Mindfulness Meditation in Teaching Resources

In an article in our Synergia December 2013 issue Dr. Bill Brendel, associate professor in Organization Learning and Development, wrote extensively about the mindfulness movement and some ways in which faculty can facilitate mindful practice with students:

Some professors have even started to facilitate mindfulness practice with students at the beginning of each class because they concur with the pedagogical principle, that “…reciprocity and attunement with students supports their development and contributes to social and emotional learning” (Schoeberlein & Sheth, 2009, p .37). For each of these professors, incorporating mindfulness into routines also provides a practical way of rediscovering the joy of serving students for the first time, every time.

Last summer, Dr. Vanessa Cornett-Murtada and I facilitated a workshop for professors on strategically integrating mindfulness into teaching. Frankly, we were shocked by the results. Thirty professors in attendance developed what seemed like an infinite list of ways to be mindful in serving students before, during, and after class. Here is a summary of just some of the ideas that were generated and are now being practiced by this growing community.

Grades and Assessments

  • Creating exams mindfully.
  • Staying present while grading.
  • Mindfully not being exclusively “grade centered.”
  • Being aware of distractions when responding to student papers.
  • Becoming more oriented to the students minds when doing (or avoiding) grading.
  • Mindfully combat procrastination and distraction around grading.
  • Create activities or assignments that allow students to use mindfulness to learn material.
  • Integrate mindfulness in class participation grade.

Awareness of Students in Classroom

  • Pay fuller attention to students and listen more completely.
  • Be better able to handle defensiveness on my part when in a difficult classroom situation.
  • Seize and relish moments to pause and ask the class to be aware of processes, comments, and events that have occurred in our midst.
  • Develop a sense of community and togetherness.
  • Hear the entirety of a student’s question before formulating a response.
  • Notice when students are bored or confused and adjust in real time.
  • I’d like to be more aware of how classroom activities are being perceived and experienced by my students.

Teaching Mindfulness in and out of the classroom

  • Shift focus away from “I have to learn X amount by the time I finish/graduate this course” to a less judgmental progression/journey.
  • Integrate mindfulness in teaching (course content) if it fits everywhere.
  • During class activities, circulate/engage students to ‘be with’ and reflect on what they are doing.
  • Deepen integration and understanding of context.
  • Make our daily free-writing exercise more mindful.
  • Explicitly model for students in class.
    Talk about what mindfulness is.
  • End a class with breath, not “out of breath!


  • Find peace with all of the tasks I do not enjoy.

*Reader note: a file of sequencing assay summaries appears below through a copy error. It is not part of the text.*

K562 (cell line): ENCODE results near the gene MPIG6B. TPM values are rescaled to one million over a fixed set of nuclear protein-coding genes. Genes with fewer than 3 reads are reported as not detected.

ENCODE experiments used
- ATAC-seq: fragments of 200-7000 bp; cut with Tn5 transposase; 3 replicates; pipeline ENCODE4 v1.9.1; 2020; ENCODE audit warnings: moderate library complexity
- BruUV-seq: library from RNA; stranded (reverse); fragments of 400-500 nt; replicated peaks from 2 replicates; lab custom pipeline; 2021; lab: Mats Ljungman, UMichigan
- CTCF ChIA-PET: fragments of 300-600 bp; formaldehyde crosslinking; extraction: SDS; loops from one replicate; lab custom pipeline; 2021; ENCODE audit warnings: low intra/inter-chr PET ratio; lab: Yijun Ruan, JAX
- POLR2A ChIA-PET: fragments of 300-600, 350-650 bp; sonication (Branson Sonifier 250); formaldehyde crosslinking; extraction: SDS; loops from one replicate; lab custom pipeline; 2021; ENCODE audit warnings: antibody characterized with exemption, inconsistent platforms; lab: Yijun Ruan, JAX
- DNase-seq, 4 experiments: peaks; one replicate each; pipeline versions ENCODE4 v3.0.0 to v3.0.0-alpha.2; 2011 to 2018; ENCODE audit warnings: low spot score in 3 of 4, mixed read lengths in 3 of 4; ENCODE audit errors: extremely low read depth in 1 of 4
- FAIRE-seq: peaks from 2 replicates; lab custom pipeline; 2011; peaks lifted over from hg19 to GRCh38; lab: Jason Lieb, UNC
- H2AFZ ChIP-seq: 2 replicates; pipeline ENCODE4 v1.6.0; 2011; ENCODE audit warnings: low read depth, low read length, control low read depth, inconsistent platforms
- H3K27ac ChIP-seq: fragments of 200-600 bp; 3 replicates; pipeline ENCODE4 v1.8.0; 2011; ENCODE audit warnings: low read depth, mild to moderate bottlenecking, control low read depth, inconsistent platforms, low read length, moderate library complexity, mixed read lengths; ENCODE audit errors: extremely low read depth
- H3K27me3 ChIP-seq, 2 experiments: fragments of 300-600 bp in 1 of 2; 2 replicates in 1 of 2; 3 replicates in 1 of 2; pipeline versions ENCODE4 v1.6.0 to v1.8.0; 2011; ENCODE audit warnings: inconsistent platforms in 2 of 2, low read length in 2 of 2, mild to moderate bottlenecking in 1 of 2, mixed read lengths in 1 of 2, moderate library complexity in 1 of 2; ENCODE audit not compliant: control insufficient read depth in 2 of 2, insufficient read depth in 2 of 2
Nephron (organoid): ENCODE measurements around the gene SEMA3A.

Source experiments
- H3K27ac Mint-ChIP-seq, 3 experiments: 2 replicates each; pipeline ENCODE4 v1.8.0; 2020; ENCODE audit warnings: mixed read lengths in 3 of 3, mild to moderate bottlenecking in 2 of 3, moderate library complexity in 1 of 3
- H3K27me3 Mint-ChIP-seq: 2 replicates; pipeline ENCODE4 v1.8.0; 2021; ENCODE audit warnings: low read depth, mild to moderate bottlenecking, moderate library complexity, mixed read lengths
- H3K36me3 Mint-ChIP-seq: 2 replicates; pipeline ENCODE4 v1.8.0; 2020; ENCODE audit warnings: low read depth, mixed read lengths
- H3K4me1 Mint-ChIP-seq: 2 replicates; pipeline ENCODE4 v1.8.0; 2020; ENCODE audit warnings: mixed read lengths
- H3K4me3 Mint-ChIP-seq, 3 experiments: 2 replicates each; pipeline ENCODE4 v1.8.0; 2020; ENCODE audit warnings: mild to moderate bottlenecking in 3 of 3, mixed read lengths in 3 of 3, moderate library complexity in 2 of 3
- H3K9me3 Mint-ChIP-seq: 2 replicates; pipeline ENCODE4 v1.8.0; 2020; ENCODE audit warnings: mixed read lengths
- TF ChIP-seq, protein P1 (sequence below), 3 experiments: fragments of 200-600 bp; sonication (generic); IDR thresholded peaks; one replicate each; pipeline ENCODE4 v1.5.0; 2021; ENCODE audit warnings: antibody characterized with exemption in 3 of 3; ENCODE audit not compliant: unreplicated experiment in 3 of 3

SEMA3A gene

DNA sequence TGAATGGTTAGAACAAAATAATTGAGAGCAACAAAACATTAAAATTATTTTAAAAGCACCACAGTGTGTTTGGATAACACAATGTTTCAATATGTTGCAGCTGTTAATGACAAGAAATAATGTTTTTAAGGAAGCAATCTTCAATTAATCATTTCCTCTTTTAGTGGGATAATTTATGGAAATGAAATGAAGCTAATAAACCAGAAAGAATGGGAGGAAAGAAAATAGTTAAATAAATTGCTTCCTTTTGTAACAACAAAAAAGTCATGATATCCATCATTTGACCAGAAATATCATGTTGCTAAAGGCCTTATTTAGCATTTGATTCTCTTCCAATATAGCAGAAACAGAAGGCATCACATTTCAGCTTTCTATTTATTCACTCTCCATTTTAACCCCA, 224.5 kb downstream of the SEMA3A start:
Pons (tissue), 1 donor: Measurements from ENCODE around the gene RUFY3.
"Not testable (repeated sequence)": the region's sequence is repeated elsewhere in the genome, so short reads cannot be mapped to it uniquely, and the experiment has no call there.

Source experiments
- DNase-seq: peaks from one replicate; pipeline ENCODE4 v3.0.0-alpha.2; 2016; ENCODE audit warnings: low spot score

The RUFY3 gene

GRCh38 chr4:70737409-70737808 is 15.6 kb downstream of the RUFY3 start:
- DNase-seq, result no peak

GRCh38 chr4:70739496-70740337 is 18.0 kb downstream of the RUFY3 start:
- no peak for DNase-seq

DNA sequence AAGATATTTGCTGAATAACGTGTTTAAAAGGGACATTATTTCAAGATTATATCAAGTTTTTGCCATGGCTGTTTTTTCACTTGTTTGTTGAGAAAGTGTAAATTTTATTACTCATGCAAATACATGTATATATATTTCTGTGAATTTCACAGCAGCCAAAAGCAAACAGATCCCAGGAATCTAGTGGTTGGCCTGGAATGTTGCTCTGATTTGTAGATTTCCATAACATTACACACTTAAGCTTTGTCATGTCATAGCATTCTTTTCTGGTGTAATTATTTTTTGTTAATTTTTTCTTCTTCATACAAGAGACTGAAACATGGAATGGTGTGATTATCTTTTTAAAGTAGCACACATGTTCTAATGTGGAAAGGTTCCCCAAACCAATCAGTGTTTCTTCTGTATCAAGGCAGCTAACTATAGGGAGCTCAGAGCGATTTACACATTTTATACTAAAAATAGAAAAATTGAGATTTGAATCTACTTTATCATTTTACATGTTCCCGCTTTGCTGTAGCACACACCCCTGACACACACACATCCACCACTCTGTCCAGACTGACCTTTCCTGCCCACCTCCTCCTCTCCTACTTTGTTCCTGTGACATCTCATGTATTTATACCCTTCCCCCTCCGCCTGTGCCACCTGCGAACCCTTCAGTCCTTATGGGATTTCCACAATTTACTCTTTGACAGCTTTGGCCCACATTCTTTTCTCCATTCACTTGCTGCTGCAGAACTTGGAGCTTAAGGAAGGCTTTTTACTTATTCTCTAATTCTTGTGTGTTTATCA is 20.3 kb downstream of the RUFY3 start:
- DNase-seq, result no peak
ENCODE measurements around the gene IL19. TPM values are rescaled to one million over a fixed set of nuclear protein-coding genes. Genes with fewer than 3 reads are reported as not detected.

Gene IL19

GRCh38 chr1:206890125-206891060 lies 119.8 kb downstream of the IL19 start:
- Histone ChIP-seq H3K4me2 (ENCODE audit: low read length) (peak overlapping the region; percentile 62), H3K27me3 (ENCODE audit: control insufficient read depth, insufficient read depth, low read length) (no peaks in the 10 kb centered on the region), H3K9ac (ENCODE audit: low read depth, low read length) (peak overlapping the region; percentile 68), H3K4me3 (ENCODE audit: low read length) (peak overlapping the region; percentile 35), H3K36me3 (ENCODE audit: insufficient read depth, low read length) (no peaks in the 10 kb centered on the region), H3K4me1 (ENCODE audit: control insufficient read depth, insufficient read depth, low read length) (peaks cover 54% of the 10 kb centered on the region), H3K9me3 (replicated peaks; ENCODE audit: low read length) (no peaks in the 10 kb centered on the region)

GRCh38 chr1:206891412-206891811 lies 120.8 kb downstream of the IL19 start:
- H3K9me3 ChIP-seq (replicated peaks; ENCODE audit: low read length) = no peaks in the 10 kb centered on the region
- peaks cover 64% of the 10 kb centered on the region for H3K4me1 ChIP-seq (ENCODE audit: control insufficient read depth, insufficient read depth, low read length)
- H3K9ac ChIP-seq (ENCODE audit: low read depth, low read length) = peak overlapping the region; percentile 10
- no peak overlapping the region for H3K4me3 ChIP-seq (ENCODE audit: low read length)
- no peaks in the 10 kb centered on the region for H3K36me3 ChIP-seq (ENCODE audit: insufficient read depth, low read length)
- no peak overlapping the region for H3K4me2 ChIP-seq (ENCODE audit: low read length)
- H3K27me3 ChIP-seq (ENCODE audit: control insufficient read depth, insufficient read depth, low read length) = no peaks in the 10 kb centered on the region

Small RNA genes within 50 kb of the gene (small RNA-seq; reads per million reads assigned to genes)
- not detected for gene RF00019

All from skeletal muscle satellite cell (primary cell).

• Feel more engaged in teaching, more present, instead of feeling like it is an interruption to other things I need to get done or other places I’d rather be.
  • Be more mindful of students as individuals (whole person).
  • Become more efficient by managing the past/present.
  • Improve patience.
  • Reduce anxiety.
  • Be able to read IDEA reports without anxiety of self-criticism.
  • Become calm by removing judgment.
  • Not radiate anxiety, fear, vulnerability, and self-loathing.
  • Find joy in what I’m doing


The Association for Contemplative Mind in Higher Education:http://www.acmhe.org
On recent neuroscience studies of brain activity:  Raichle, M. E. (2010). The Brain's Dark Energy. Scientific American, 302(3), 44-49.
Toward the Integration of Meditation into Higher Education: A Review of the Research by S. L. Shapiro, K.W. Brown, and J.A. Astin from http://www.colorado.edu/ftep/events/eventdocs/documents/ShapiroResearchReport.pdf
Contemplative Pedagogy resources from Vanderbuilt University's Center for Teachinghttp://cft.vanderbilt.edu/teaching-guides/teaching-activities/contemplative-pedagogy/
Examples of ways to incorporate contemplative practice into the classroomhttp://cft.vanderbilt.edu/teaching-guides/teaching-activities/contemplative-pedagogy/#activities

Fall 2014 Newsletter

Core Values:

Community, Healing, Reflection, Curiosity, Creativity, Balance, & Patience

Strategic Initiatives:
To create a safe space for supporting and educating the UST community in meditative and contemplative practices by:

  1. Offering free, weekly mindfulness and movement meditation sessions open to students, faculty, and staff.
  2. Facilitating others in expanding their personal practice through a variety of resources, including: coaching, information sessions, and meditation media library.
  3. Coordinating meditation retreats.
  4. Serving as a resource for integrating contemplative practices into research and pedagogy.
  5. Serving as a community of practice, celebrating the growth and possibilities that have been actualized by UST members through mindfulness and contemplative practices.
  6. Maintaining close relationships with local initiatives that aim to awaken the mind, heart, and body to the present moment.
  7. Developing a rigorous, interdisciplinary academic curriculum related to contemplative studies.

The PMC web site contains additional resources and specific initiatives for UST faculty, staff and students.